Not much divides the naturopathic camp quite like the words ‘protein powder’. While some will sing its healthful praises, others – whole food purists, if you will – claim that they are totally unnecessary if dietary intake is adequate, and that they can even be harmful. Both sides of the camp are right to some extent, but as usual the truth lies somewhere in the grey zone.
Let’s start by revisiting nutrition 101. Protein plays plenty of roles in the body beyond just building big biceps. If we pull our attentions away from the gym floor and take a better look at this vital macronutrient, we’ll realise that it is essential for skin and connective tissue integrity, forms the backbone of many of our ‘happy hormone’ neurotransmitters, and balances the troublesome insulin swings that, when left unchecked, contribute to diabetes, obesity, and metabolic syndrome. Protein can, in fact, help us lose weight as much as it can help build mass!
For me personally, a whey protein isolate is a sure-fire way to curb my food cravings when my normally healthy diet has taken a hit – like after Christmas or a birthday, for example. And if I’m hitting the gym hard, then blitzing it with a banana, whole oats and some almond milk delivers just the right amount of glucose to put my body in anabolic mode, promoting growth and repair.
I imagine by now that there are a few sceptics reading this. There’s been a bit of a revolt against protein lately, especially those made from animal sources. “Broccoli contains more protein than beef anyway!” I hear someone scream at me through their computer screen, having read it on a meme somewhere once. This figure, along with many others bouncing about the internet, are sadly misleading in that they compare the two foods by calorie. If those memes were written in grams – a more useful measure – it would read that 1.2kg broccoli has more protein than one single 250g steak. Now hands up now who eats one-point-two kilos (or around thirteen cups) of broccoli in a single sitting?
The truth is that plant foods are decidedly lower in protein than animal-based ones. If you are on a vegetarian or vegan diet, it takes serious discipline to keep your protein up – huge kudos to you if you’re managing it. For the most part though, those who don’t eat meat tend to be protein-deficient, so why not supplement in the same way you might with your B12, your herbs, or your flower essences? There’s no shame in adding a good quality protein powder to the diet, and you’ll likely see your health improve with it. The same goes for those of us who are highly active and need a boost of aminos for repair.
Notice how I said ‘good quality’? That means it’s time to toss the overpriced, sickly-sweet cookies and cream flavour away (does it ever really taste like cookies and cream anyway?) and choose pure whey protein isolate instead. If you’re vegan, then a brown rice and pea blend gives you the best spectrum of amino acids. Skip the flashy looking tubs that sit in fitness stores, which are usually spiked with maltodextrin that will send your insulin soaring, and probably bloat you along the way. My personal favourite is Bare Blends, which has its home up in beautiful Byron Bay. But if you want my hot tip for ordering affordable, raw protein powders, check out Bulk Nutrients based out of Tassie.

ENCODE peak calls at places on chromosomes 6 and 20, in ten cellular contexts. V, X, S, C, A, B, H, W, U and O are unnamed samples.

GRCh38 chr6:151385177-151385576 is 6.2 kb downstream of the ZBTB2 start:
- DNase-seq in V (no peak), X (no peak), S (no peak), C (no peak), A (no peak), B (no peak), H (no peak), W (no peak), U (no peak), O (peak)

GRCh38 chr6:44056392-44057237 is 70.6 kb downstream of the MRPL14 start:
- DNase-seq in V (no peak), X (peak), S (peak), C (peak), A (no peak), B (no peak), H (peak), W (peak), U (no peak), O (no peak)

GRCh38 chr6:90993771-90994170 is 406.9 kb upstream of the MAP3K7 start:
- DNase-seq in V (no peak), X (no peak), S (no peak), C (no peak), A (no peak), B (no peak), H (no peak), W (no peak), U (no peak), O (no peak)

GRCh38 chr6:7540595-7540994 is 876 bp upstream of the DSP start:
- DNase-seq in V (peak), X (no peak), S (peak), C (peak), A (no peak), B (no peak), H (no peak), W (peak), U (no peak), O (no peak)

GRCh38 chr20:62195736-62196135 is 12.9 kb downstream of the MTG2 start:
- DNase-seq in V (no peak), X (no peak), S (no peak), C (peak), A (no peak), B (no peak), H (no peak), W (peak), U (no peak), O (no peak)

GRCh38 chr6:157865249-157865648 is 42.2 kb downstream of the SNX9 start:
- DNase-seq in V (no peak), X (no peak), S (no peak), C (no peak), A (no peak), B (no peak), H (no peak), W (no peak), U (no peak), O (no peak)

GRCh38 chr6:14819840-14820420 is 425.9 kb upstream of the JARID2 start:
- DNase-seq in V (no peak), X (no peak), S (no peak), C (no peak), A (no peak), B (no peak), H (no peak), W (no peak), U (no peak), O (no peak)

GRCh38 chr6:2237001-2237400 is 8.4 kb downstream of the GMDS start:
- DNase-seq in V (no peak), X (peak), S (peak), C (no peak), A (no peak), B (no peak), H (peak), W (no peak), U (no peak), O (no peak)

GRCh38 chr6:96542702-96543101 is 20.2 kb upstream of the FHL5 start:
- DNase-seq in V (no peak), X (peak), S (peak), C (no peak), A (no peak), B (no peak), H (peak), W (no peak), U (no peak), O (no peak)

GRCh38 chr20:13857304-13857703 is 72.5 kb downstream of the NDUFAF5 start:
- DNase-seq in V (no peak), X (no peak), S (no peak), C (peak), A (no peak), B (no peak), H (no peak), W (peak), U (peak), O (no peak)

If you’re finding that you still have tummy troubles on a pure protein powder, but are consuming it within normal amounts (about one gram per kilogram of body weight daily, in case you were wondering) then the blame likely doesn’t actually fall on the protein at all. Low stomach acid and digestive insufficiency will leave undigested protein to ferment and cause havoc in the gut. So turn to bitter herbs like gentian to help get you back on track, ready to utilise the bounty of healing amino acids in the powder.
To really appreciate protein powders, we need to let go of the meathead marketing and the misinformed memes that come along with them. When used to correct a deficiency – or as a boost when our bodies need extra – protein powder is a winner. Like everything we put in our bodies though, keep it clean, and use it in moderation.
About Reece Carter
Reece Carter is a qualified Naturopath and holds a Bachelor of Health Science (Naturopathy). As a renowned herbalist, Reece has earned himself the nickname "herb-nerd" in the wellness community, and his writing has been featured in the Australian Women's Weekly, Women's Fitness Magazine, and Sporteluxe, as well as on countless blogs.
With so many informative articles being shared about making bone broth, we asked naturopath Katherine Maslen to share her tips on what NOT to do when cooking this health elixir. Here are Katherine’s seven common traps to avoid to ensure your broth packs a medicinal punch every time.
It seems everyone is talking about the ketogenic diet, which limits consumption of carbs like bread, pasta and sugar and embraces healthy proteins and fats like eggs, meat and avocados. We asked nutritionist Samantha Gemmell, who has tried the diet herself, to give us her take on all things ‘keto’.